Social media has transformed virtually every area of our lives. That’s an understatement, I know, but it is humorous to remember way back – oh, say five years ago – when curmudgeonly corporate execs and know-it-all pundits labeled social media as a fad. Unbelievably many still do, and they are becoming as relevant as cassette tapes.
However, while social media is a force, it is also true it can’t do everything. The understanding of how social media benefits organizational communications ranges broadly. Some have leveraged its power for either their for-profit or non-profit organizations while others throw in a little social media and expect miracles. Hint: Social media is not pixie dust.
Those who have integrated social media into a larger marketing communications strategy would testify it has positively transformed business. With good reason; it has. Endless examples dot the corporate landscape with new success stories cropping up every day.
That said, social media can’t do everything. Here are three things social media can’t do for an organization.
1. Social media can’t improve a “widget.”
It makes no difference what the widget is. It may be a product, service or a cause, depending upon the type of organization. If what an organization- aw, why mince words – sucks at what it does, no amount of social media will improve quality. However, the social media response from an organization’s constituency may force improved quality quickly or it will become the sword that strikes the final blow. Organization that want to reap a social media benefit should first concentrate on producing a quality widget, then they have something worth sharing.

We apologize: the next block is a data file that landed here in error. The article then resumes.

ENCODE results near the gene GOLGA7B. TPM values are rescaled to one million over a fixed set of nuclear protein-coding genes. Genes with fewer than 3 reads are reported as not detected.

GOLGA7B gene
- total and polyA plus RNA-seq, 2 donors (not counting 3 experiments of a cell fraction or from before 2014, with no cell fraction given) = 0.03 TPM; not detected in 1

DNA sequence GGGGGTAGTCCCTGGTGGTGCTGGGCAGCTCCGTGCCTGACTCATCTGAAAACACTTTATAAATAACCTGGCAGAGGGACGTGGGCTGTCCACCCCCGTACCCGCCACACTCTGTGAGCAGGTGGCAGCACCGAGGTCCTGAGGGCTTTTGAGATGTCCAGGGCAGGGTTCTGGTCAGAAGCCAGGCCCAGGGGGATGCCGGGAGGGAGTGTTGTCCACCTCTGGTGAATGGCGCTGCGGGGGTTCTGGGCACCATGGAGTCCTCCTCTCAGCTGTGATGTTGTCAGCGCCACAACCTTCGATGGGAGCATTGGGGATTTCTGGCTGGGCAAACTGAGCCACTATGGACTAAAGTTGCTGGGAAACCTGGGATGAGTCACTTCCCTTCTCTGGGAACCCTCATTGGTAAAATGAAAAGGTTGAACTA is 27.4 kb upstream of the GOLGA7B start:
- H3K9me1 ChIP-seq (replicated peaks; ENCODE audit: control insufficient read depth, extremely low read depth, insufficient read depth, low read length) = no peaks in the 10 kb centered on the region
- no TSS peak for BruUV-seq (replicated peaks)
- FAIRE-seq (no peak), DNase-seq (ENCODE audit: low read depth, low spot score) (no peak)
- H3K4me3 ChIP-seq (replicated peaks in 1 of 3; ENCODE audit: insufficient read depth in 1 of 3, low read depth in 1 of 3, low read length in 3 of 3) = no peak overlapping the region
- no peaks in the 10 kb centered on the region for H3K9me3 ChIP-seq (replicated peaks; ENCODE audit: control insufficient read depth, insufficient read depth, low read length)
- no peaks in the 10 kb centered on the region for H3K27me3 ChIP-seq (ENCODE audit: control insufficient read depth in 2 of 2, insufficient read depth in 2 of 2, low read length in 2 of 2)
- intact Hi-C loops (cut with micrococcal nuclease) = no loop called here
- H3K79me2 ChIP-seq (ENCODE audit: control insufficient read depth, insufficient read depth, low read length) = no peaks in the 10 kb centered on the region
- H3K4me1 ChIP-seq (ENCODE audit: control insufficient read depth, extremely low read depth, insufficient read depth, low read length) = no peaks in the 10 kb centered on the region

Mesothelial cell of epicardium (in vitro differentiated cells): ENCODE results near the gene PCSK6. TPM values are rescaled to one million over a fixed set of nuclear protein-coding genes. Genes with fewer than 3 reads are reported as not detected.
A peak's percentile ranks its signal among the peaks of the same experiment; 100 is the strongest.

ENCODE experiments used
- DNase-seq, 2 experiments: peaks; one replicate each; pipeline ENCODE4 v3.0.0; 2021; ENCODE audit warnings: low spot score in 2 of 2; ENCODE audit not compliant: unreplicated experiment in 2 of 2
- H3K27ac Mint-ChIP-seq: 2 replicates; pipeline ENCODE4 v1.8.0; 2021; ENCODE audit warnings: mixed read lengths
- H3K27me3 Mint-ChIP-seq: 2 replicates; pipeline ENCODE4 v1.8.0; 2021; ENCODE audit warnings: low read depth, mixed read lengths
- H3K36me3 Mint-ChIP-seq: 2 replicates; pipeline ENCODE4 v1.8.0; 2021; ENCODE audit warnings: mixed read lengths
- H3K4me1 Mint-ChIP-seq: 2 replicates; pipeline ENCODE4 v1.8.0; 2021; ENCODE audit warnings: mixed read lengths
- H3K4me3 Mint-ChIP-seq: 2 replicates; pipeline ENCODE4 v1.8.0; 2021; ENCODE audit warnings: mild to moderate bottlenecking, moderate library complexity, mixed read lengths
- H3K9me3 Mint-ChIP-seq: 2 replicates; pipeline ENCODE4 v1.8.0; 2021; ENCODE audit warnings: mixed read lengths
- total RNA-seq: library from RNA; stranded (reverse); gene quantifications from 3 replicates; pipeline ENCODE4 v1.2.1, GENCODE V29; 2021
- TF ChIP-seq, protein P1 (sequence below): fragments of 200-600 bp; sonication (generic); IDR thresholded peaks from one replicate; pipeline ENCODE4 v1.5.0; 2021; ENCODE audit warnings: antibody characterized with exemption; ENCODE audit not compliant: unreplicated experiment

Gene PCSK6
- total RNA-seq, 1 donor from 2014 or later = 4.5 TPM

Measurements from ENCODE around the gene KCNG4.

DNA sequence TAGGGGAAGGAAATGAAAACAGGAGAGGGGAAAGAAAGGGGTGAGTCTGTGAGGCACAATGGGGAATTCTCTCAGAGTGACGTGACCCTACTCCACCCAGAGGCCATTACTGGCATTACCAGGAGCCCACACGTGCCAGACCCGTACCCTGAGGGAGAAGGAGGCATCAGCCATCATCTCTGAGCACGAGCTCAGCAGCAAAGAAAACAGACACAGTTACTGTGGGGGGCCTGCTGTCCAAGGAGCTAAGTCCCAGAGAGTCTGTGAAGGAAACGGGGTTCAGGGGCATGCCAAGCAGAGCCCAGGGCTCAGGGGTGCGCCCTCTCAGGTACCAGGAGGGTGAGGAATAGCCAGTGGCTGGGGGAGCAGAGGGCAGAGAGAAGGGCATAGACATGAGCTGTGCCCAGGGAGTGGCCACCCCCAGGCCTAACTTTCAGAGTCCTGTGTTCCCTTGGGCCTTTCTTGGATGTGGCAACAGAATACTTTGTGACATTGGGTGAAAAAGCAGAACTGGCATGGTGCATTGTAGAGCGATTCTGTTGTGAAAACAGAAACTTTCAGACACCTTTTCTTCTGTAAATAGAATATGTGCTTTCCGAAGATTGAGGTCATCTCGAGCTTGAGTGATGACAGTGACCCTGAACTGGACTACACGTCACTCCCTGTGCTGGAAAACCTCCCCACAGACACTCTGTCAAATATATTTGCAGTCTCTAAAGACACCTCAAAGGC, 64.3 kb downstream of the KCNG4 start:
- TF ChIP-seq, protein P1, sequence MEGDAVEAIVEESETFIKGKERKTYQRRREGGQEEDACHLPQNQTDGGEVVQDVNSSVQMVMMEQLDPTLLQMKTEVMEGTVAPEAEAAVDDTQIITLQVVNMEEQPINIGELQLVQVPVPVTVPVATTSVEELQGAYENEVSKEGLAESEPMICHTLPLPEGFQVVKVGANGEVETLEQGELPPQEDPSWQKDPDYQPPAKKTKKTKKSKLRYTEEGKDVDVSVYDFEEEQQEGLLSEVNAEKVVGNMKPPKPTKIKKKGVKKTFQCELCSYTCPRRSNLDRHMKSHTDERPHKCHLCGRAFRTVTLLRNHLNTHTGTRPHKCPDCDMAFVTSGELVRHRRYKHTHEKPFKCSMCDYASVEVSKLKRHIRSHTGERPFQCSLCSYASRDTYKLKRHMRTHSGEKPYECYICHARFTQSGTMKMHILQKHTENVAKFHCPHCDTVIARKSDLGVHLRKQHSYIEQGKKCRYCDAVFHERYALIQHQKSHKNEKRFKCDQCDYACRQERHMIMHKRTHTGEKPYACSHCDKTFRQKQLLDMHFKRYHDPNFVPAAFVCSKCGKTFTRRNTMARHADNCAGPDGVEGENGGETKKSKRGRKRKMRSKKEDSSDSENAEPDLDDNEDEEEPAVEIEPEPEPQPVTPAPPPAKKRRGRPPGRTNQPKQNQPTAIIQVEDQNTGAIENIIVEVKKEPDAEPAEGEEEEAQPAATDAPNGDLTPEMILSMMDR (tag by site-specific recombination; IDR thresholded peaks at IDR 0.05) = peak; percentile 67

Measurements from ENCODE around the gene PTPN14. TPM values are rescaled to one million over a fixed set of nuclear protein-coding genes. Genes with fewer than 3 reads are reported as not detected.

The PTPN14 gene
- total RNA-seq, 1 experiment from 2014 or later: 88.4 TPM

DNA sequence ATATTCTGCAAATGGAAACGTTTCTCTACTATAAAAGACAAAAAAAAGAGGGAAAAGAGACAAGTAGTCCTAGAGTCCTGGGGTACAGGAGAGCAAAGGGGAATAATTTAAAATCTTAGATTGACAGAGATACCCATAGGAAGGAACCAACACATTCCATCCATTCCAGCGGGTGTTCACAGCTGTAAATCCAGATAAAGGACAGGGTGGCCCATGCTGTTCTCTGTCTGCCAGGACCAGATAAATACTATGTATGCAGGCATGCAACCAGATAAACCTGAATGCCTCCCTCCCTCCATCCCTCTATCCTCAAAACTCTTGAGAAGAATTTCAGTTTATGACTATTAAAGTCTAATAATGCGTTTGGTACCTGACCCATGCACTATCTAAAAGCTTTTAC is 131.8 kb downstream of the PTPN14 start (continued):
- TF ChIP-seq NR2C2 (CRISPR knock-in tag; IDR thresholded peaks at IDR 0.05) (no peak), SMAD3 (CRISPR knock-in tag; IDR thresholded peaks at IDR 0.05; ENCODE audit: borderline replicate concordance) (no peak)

2. Socia media can’t improve customer service
Absolutely, social media has significantly enhanced and transformed the customer service experience and any organization that sees social media, customer service and successful marketing as inter-related is in for a deeper level of customer connectedness. But what I’m talking about is an attitude. Organizations who don’t truly value their constituents don’t really offer customer service, they tolerate “customer obligations.” There is no sense of value for the people who support the organization. I’ve had three encounters over the past week with organizations (businesses) like this. There are too many other places to eat and shop who do care, and who do enhance the customer service experience through social media.
3. Social media can’t provide leadership
Firing off pithy Tweets does not a leader make. In fact, social media can actually expose the disparity between what a leader says and what he or she actually does. It can reveal a character gap. All employees would much rather have a man or woman of character who didn’t use social media than a socially active “leader” in name only. That said, social media in the hands of a true leader can be a powerful tool. I recently wrote how leaders can improve employee motivation, and social media plays an important role in that.
Social media can make an immeasurably positive difference in the effectiveness of an organization’s ability to communicate and interact with its various stakeholders – thereby impacting “the bottom line,” but it can’t compensate for poor quality and poor leadership.
And if quality and leadership suck, it might be better for an organization to steer clear of social media. It’s only a matter of time before it becomes a relic…just like the pundits and their cassette tapes.